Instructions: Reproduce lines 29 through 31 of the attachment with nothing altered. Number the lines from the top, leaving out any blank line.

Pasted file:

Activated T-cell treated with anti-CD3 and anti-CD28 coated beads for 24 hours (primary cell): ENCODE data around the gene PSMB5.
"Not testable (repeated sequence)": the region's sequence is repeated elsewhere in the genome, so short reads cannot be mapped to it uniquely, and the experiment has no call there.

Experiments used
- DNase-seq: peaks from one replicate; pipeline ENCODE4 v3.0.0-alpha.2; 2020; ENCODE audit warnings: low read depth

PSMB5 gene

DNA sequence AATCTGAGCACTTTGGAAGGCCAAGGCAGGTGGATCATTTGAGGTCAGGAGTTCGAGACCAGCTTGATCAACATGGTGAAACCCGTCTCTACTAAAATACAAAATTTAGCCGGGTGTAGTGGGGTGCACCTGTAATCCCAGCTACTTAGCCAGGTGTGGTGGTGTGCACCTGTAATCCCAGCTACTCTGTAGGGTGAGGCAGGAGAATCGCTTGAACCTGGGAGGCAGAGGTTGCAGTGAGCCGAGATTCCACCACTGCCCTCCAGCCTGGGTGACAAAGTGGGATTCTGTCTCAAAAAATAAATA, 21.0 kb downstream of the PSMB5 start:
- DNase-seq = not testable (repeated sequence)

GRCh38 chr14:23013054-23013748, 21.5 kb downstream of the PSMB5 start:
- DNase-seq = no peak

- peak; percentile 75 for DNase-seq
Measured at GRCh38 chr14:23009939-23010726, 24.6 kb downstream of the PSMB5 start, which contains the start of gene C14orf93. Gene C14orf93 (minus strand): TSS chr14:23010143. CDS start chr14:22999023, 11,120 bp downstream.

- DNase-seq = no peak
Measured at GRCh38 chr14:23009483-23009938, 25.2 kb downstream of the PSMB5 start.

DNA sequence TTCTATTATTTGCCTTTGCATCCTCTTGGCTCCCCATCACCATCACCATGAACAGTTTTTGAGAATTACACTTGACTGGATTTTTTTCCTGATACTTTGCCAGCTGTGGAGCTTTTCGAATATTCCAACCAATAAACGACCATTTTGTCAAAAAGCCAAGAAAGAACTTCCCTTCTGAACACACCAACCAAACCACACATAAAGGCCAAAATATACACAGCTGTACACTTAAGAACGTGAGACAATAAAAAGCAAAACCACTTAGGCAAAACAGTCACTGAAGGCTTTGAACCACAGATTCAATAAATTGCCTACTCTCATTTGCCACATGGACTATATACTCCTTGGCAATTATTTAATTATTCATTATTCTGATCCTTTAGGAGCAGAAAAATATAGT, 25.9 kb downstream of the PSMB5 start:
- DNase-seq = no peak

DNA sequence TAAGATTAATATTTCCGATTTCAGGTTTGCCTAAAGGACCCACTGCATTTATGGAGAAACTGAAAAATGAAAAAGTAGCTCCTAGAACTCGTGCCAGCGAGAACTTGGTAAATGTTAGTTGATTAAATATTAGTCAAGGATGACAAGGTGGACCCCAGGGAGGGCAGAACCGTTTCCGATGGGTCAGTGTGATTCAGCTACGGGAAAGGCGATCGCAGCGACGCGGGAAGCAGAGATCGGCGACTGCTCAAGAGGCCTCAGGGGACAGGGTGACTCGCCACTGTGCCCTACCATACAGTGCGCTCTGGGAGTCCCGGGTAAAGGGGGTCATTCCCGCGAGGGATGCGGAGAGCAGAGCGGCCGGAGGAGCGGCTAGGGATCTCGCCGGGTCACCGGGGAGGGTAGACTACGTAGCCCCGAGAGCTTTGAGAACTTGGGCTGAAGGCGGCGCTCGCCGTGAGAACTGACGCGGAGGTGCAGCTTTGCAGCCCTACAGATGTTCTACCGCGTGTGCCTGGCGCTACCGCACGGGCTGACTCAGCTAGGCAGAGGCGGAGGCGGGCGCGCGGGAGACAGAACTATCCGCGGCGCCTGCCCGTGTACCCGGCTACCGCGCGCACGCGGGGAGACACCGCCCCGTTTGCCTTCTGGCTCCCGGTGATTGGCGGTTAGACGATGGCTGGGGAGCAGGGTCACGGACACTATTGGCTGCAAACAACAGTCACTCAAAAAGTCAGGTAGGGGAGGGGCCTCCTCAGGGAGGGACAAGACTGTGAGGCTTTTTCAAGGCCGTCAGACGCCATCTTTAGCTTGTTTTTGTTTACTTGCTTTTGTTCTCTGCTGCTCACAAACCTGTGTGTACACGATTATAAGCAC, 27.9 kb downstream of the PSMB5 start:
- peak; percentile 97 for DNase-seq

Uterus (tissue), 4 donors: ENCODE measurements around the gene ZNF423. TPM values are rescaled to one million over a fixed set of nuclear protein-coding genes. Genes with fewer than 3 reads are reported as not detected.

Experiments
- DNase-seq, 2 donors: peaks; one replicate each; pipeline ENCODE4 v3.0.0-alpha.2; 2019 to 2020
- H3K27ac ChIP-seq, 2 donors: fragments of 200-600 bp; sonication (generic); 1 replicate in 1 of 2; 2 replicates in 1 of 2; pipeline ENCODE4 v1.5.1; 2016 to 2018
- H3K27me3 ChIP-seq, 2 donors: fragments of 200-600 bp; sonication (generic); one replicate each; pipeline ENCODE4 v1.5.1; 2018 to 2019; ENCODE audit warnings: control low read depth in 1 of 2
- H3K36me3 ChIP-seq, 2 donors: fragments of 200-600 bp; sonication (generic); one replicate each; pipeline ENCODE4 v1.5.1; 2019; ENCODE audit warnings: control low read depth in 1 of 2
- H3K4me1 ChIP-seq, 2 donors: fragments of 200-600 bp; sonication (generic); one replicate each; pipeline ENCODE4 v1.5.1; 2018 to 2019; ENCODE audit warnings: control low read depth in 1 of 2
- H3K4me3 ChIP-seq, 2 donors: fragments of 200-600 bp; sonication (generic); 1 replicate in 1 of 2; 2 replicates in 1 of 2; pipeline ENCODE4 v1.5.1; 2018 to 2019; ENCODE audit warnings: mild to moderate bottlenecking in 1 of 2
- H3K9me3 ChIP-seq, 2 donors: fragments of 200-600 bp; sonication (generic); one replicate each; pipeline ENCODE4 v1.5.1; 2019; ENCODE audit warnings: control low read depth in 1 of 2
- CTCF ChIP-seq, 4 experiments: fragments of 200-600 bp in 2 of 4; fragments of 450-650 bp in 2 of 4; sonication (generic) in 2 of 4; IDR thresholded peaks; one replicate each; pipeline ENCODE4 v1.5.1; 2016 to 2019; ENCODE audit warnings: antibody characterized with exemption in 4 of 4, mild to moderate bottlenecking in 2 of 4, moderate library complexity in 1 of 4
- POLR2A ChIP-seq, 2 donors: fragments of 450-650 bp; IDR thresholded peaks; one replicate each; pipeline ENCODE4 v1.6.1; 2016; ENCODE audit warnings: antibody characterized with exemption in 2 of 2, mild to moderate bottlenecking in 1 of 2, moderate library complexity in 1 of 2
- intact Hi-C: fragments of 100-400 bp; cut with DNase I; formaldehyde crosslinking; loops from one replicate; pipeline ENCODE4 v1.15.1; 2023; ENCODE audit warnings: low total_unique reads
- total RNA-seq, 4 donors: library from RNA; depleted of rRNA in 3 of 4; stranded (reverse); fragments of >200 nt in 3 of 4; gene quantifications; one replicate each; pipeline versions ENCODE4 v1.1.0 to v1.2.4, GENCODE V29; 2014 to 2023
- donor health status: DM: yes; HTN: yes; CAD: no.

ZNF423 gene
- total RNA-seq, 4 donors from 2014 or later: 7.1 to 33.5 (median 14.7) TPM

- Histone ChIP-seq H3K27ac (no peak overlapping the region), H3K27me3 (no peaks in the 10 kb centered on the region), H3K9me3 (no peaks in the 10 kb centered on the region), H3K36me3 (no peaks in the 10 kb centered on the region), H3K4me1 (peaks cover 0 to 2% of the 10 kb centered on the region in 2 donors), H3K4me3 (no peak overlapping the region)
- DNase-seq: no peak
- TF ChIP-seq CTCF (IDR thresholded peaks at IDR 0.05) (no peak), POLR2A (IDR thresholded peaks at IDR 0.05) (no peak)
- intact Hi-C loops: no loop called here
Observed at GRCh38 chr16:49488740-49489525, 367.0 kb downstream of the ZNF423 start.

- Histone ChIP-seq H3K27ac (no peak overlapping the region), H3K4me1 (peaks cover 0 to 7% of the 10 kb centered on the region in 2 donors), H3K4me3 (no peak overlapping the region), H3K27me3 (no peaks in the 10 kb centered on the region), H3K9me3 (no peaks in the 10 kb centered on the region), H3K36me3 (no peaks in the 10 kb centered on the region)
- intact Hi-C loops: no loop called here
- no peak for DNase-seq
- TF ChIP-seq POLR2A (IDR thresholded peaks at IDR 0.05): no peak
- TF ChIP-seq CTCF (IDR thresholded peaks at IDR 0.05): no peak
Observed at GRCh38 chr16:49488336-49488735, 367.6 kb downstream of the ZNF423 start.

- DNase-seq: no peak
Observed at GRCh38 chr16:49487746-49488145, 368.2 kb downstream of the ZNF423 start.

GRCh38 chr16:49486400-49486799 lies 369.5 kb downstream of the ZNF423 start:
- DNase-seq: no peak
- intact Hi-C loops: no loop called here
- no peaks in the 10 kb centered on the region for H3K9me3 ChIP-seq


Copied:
- intact Hi-C: fragments of 100-400 bp; cut with DNase I; formaldehyde crosslinking; loops from one replicate; pipeline ENCODE4 v1.15.1; 2023; ENCODE audit warnings: low total_unique reads
- total RNA-seq, 4 donors: library from RNA; depleted of rRNA in 3 of 4; stranded (reverse); fragments of >200 nt in 3 of 4; gene quantifications; one replicate each; pipeline versions ENCODE4 v1.1.0 to v1.2.4, GENCODE V29; 2014 to 2023
- donor health status: DM: yes; HTN: yes; CAD: no.